All the News of the World The Sunday papers consider the arrest of Augusto Pinochet
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The Independent Culture
TYRANTS ARE usually greeted with handshakes, not handcuffs when they visit Britain, which is why the arrest of General Augusto Pinochet in London yesterday will delight many who have waited decades for this country to change. The arrest and launch of proceedings against an evil man has an importance beyond the event itself, amply merited though it is. Robin cook has demonstrated his "ethical dimension" to foreign policy has real muscle.

By acceding to the Spanish request to detain the former dictator, Labour has shown that its support for an international criminal court for the trial of war criminals is not pious cant. The fact that Pinochet's large establishment fan club can no longer save him from justice offers a chance that in future tyrants will not sleep so easily in their beds.

The Observer

THE GENERAL arrived in London last month with his wife and two daughters. In an interview in the latest issue of New Yorker magazine, he says England is his favourite country - "the ideal place to live" - because of its civility, moderation and its respect for rules. Ironically, it was Britain's respect for the rules of international law that led to his arrest. Pinochet was arrested on an Interpol warrant.(Maurice Chittenden)

The Sunday Times

GENERAL PINOCHET was always much keener on the British than on Americans, whom he considered "rude". Outfacing the US government he despised, he sent another of his squads to blow up one of Allende's ambassadors in his car at Dupont Circle, in the heart of the diplomatic quarter in Washington. He gave extensive help, by contrast, to British forces in 1982 as they engaged in war with Chile's neighbour and traditional enemy, Argentina, over the Falklands. Britain became a principal supplier of arms to Chile. (Hugh O'Shaughnessy)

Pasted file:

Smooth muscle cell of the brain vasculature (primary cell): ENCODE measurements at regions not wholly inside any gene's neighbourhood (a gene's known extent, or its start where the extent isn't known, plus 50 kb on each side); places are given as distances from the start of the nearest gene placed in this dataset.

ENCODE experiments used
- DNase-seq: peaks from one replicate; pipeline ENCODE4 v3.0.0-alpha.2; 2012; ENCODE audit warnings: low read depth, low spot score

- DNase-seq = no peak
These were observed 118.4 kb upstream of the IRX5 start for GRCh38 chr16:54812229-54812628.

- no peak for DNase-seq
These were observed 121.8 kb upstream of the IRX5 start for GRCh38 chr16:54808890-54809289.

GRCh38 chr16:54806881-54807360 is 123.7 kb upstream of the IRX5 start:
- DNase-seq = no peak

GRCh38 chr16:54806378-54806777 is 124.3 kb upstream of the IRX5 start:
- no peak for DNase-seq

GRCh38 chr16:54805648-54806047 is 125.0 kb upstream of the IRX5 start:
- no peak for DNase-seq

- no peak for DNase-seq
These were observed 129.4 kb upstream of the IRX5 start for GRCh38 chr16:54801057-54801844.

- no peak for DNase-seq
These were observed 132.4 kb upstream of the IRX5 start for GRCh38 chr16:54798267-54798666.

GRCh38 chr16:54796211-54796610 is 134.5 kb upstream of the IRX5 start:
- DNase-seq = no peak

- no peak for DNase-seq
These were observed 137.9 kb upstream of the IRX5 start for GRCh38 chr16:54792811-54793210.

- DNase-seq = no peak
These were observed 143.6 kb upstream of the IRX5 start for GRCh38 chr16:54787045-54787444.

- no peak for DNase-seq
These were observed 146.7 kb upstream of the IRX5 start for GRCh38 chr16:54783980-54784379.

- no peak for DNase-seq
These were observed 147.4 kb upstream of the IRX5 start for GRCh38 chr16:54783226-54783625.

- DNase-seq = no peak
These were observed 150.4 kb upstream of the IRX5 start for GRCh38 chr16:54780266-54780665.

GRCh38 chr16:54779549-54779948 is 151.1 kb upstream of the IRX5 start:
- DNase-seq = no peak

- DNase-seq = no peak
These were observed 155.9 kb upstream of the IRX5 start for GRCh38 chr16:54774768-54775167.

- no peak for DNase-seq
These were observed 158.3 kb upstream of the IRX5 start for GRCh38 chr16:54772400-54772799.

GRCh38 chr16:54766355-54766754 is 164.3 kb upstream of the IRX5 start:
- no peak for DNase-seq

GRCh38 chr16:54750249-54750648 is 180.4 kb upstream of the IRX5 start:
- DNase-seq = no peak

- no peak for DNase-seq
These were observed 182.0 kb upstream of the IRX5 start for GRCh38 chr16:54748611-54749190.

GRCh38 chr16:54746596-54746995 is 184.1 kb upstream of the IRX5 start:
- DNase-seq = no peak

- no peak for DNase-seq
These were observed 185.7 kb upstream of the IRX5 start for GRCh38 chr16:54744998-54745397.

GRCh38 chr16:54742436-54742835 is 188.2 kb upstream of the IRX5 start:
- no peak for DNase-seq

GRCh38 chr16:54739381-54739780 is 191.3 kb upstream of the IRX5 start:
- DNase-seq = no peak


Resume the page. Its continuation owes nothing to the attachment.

The Independent on Sunday

IN THIS age of the peace process we are constantly urged to look to the future. Yesterday's terrorist (Yasser Arafat) is today's partner for peace. Relatives of the victims of the PLO find that hard to swallow, but they are urged to do so for the sake of peace. If Pinochet should face trial despite authorising a transition to democracy, why must not South Africa's de Klerk, let alone all the ex-Communists, some of whom have been reinstalled in office by fair means or foul since 1989?

How long ago was it that Tony Blair was toasting the Chinese leaders who had authorised the Tiananmen Square massacre in 1989? (Mark Almond)

The Mail on Sunday